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U.S. pulls Enlist Duo registration pending more study

The herbicide is still registered in Canada and will be introduced to 
Manitoba farmers on a limited basis next spring

Dow AgroSciences still plans to introduce Enlist Duo to Manitoba farmers next spring despite concerns in the U.S. that resulted in the Environmental Protection Agency (EPA) withdrawing its registration.

The EPA is requiring more studies into the product’s phytotoxicity, saying Enlist Duo might do more harm to non-target plants than it first believed after reading patent data that says its ingredients — glyphosate and 2,4-D — killed plants better when combined than when applied separately.

But the product continues to be available in Canada and some Manitoba farmers will be using Enlist Duo in Enlist-tolerant corn next spring, Larolee Orr, Dow AgroSciences’ communications leader, said in an email last week.

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kochia weed in a field

“We will have a managed introduction in Manitoba in 2016,” she said. “The introduction will take place under our Canada Field Forward program, which provides growers an exclusive opportunity to experience new Dow AgroSciences technologies before they are widely available.

“Growers will manage the technology according to the herbicide label and product use guide, and will employ best management practices from Dow AgroSciences. Farmers participating in the program will be engaged with Dow AgroSciences throughout the season as they evaluate and steward the technology on their farms.”

Dow AgroSciences is working to develop early-maturing Enlist soybeans before introducing them in Manitoba, Orr added.

Enlist Duo was registered in Canada in 2013 for control of annual and perennial weeds and use in Enlist field corn, Enlist soybeans, summerfallow and prior to seeding or after seeding, but before crop emergence, in spring and winter wheat, durum, barley, rye and field corn.

Health Canada, which oversees Canada’s Pest Management Regulatory Agency, said it regularly reviews all new health and safety information on products.

“Should new information emerge the department will evaluate the data and assessments. A pesticide is registered in Canada only when a rigorous science-based risk assessment determines that it will not harm human health or the environment and that it has value as a pest control product,” a department official said in an email.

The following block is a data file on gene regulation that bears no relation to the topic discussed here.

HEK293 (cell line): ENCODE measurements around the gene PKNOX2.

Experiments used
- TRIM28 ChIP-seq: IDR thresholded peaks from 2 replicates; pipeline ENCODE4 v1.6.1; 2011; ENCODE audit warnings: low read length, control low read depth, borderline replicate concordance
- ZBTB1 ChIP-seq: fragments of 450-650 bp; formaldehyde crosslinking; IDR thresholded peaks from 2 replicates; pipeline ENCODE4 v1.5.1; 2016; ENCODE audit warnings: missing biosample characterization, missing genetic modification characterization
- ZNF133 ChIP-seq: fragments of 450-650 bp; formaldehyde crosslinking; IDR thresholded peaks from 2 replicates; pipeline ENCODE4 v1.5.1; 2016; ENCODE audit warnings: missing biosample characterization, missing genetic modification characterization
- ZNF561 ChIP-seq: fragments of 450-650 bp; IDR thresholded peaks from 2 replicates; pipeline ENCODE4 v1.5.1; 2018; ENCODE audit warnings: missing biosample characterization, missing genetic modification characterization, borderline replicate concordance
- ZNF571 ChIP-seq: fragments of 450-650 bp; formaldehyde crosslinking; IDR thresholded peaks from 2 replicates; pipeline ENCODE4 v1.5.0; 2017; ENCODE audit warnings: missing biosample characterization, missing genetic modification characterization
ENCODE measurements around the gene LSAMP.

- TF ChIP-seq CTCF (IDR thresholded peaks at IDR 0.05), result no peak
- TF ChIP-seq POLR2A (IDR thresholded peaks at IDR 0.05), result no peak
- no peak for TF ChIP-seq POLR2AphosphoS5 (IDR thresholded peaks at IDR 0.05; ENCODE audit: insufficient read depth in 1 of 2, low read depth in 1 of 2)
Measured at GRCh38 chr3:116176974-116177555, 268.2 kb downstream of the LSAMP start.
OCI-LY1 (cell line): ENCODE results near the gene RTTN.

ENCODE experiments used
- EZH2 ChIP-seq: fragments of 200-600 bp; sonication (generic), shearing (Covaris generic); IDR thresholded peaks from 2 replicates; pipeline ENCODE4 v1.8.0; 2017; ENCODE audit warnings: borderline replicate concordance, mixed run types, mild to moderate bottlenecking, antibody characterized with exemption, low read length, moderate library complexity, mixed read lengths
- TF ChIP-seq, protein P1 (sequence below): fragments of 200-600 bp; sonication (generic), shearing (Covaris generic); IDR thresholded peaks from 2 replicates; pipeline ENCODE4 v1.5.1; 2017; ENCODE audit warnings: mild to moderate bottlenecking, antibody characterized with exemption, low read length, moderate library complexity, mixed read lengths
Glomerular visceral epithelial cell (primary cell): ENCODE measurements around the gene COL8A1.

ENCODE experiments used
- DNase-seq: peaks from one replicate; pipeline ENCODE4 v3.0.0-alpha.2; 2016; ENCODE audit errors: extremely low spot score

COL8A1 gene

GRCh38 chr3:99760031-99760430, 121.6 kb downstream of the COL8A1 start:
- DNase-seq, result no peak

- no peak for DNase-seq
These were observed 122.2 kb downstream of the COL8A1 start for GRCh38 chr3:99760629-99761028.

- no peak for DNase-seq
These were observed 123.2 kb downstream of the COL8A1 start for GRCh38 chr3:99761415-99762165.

Dow Chemical Company, which owns Dow AgroSciences, said in a news release Nov. 25 it’s “working quickly” to provide the information the EPA needs.

Enlist corn and soybeans have been genetically modified to tolerate glyphosate, a non-selective herbicide and 2,4-D, which kills a wide variety of broadleaf plants and can damage non-modified corn.

Dow AgroSciences says Enlist Duo can help farmers control certain glyphosate-resistant weeds and glyphosate-tolerant crops. For example glyphosate-tolerant volunteer canola is killed when sprayed with 2,4-D.

Enlist Duo was registered in some U.S. states more than a year ago. But the EPA announced in a court filing in connection to a lawsuit aimed at blocking the product’s commercialization that it had discovered new data.

“The information suggests that EPA’s analysis may have understated the phytotoxicity of the product. Therefore EPA can no longer be confident that Enlist Duo will not cause risks of concern to non-target organisms, including those listed as endangered,” the EPA court filing said.

The Associated Press reported the EPA said it “might not have issued the existing registration had it been aware” of the new information.

The EPA asked the court for the authority to reverse its decision while it reconsiders Enlist Duo, including whether or not to widen buffer zones to protect non-target plants, AP said. The EPA’s registration required farmers to leave a 30-foot downwind buffer around field edges.

“EPA is seeking a remand because this new information could lead EPA to a different decision on the restrictions for using Enlist Duo,” Ag Insider reported court documents as stating. “Specifically, this could result in changes to the width around application areas of no-use buffer zones that EPA imposed to protect unintended plants, including those listed as endangered.”

Environmental groups claim the EPA failed to properly assess Enlist Duo in the first place.

“We believe the questions that have been raised about any potential synergy between 2,4-D choline and glyphosate can be promptly resolved in the next few months, in time for the 2016 crop use season,” Dow AgroSciences president and CEO Tim Hassinger said in a release.

“It’s possible that we could see some changes to use conditions on the existing Enlist Duo label,” he said. But he said the company expects the product will return to the marketplace in time for the 2016 growing season.

About the author


Allan Dawson

Allan Dawson is a reporter with the Manitoba Co-operator based near Miami, Man. Covering agriculture since 1980, Dawson has spent most of his career with the Co-operator except for several years with Farmers’ Independent Weekly and before that a Morden-Winkler area radio station.



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